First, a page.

In September 1986, Ronald Chisom, a New Orleans-based civil rights organizer, and several others brought a lawsuit challenging the way that voters elected Louisiana Supreme Court justices. At the time, Louisiana had a peculiar system: While there were seven elected justices on the state Supreme Court, there were only six districts from which the justices were elected. The lawsuit, Chisom v. Louisiana, argued that this system wasn’t a quirk: It was designed with discrimination in mind.
What emerged from the case was a decadeslong saga that included a U.S. Supreme Court decision, a consent decree and a skirmish over chief justice control in the state Supreme Court. Nearly 40 years later, the same case is active and awaiting a decision from the 5th U.S. Circuit Court of Appeals. How did we get here?
After SCOTUS got involved, an agreement was reached in 1992.
Louisiana is one of 24 states that elects state Supreme Court justices. However, in 1986, its unique system elected five justices from five single-member districts and two justices from one multi-member district anchored in New Orleans. Black voters from Orleans Parish, the largest county in the multi-member district, argued that the state merged the majority-Black Orleans Parish with three neighboring counties to dilute the voting strength of Black voters.
At the time, more than half of the registered voters in Orleans Parish were Black, while in the three neighboring counties, more than 75% of the registered voters were white. In other words, a single-member district around Orleans Parish would allow Black voters to elect a Supreme Court justice of their choice. But, by merging Orleans Parish with neighboring white regions, the preferences of the white electorate prevailed. As a result, no Black person had ever been elected to the Louisiana Supreme Court. The Chisom lawsuit alleged that this scheme violated Section 2 of the Voting Rights Act (VRA) and the 14th and 15th Amendments.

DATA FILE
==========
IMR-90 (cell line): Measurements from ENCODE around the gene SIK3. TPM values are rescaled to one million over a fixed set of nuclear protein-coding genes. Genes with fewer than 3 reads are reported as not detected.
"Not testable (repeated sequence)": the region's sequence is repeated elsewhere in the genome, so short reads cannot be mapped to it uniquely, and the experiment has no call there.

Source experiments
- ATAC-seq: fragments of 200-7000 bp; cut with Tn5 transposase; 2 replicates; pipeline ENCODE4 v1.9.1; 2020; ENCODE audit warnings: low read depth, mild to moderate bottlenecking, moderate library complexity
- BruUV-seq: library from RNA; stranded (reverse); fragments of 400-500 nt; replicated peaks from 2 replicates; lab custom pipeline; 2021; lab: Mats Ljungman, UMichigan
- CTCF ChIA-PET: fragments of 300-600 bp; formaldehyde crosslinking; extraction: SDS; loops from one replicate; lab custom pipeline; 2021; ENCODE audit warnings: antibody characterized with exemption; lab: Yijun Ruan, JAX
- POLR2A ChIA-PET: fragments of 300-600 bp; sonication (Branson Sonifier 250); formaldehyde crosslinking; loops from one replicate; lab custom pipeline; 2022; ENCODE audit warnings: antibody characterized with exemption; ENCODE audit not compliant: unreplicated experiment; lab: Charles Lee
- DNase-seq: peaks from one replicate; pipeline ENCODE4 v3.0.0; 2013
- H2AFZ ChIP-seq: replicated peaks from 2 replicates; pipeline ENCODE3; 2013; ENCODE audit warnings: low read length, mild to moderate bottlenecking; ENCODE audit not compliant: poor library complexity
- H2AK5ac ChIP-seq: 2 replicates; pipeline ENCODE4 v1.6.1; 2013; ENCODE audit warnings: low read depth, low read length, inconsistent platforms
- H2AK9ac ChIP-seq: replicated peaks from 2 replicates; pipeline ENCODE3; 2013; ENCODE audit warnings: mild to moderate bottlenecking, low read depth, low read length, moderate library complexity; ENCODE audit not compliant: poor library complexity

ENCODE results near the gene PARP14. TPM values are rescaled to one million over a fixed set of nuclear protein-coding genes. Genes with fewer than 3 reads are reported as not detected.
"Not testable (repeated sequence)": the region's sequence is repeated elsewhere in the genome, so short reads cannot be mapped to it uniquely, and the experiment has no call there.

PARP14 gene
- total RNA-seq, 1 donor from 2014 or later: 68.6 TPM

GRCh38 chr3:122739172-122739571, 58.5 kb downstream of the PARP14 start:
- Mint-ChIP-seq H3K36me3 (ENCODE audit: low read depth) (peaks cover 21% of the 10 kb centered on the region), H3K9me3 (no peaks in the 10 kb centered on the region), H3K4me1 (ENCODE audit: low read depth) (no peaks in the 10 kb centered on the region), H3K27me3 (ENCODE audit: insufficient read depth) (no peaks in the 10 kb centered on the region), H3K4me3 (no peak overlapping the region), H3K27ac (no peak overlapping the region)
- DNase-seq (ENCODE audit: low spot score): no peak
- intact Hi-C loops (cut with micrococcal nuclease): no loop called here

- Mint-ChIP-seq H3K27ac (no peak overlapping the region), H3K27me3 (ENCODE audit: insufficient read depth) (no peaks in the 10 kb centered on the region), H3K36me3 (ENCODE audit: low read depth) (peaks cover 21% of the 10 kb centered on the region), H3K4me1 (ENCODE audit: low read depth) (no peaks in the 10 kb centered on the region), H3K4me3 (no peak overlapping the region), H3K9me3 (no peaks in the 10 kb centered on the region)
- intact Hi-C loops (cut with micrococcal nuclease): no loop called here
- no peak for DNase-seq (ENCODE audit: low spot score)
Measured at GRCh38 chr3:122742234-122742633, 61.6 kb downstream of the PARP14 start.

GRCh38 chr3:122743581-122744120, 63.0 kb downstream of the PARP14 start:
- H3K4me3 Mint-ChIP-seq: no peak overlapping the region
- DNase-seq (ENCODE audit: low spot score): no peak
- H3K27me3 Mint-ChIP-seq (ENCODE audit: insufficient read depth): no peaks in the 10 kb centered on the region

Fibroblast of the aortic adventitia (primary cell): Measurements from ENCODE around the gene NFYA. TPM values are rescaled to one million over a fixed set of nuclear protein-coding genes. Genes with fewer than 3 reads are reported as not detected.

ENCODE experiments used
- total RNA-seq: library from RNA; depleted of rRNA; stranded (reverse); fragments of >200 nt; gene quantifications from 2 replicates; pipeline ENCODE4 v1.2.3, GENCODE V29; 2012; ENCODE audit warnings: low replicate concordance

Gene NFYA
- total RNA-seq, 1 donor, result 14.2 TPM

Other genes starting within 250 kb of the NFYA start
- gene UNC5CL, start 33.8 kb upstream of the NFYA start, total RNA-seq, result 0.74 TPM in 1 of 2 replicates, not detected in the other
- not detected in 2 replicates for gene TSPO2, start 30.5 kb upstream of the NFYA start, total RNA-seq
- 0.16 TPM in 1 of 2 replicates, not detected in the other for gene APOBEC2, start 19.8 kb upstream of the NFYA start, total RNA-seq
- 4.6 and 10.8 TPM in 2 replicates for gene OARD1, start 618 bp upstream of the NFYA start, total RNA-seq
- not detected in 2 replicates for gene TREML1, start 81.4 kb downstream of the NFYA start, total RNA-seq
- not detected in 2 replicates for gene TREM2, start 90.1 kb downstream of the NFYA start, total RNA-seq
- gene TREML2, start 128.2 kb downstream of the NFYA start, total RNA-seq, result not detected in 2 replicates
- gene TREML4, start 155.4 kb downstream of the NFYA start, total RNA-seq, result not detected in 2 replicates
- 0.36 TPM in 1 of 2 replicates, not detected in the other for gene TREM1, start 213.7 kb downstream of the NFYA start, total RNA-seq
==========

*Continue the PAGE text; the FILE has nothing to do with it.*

The claims were initially dismissed, but the U.S. Supreme Court took up the case in the 1990s after the 5th Circuit ruled that Section 2 did not apply to judicial elections. The Supreme Court disagreed: “If executive officers, such as prosecutors, sheriffs, state attorneys general, and state treasurers, can be considered ‘representatives’ simply because they are chosen by popular election, then the same reasoning should apply to elected judges,” Justice John Paul Stevens wrote in the 1991 Supreme Court opinion reversing the 5th Circuit’s decision.
Ultimately, the parties entered into a court-enforced agreement called a consent decree in 1992. The terms of the agreement required the Louisiana Legislature to shift judicial district lines so that by Jan. 1, 2000, the controversial multi-member district would no longer exist. Instead, all justices would be elected from single-member districts, including from “a single-member district that is majority black in voting age population that includes Orleans Parish in its entirety.”
To account for the two justices who held seats from the soon-to-be-defunct multi-member district, the 1992 consent decree created a temporary eighth seat on the Louisiana Supreme Court, nicknamed the Chisom seat after the lawsuit’s lead plaintiff. That year, Louisiana elected its first Black Supreme Court justice, Revius Ortique Jr., to serve in the Chisom seat. After Ortique retired in 1994, Justice Bernette Johnson held the Chisom seat from 1994 until 2000, when the state dissolved the Chisom seat and implemented a judicial map with the required majority-Black district. In 2000, Johnson won election in the newly constituted Orleans Parish district.
The case was reopened in 2012 over chief justice disagreements.
The next legal skirmish emerged in 2012, when the chief justice on the court announced her retirement. Under Louisiana law, the chief justice position is filled by the longest-serving justice on the court. That meant Johnson was slated for the position.
However, Johnson’s colleagues on the Louisiana Supreme Court contested that her service from 1994 until 2000 — the time that she served on the Chisom seat — did not count toward her tenure on the court.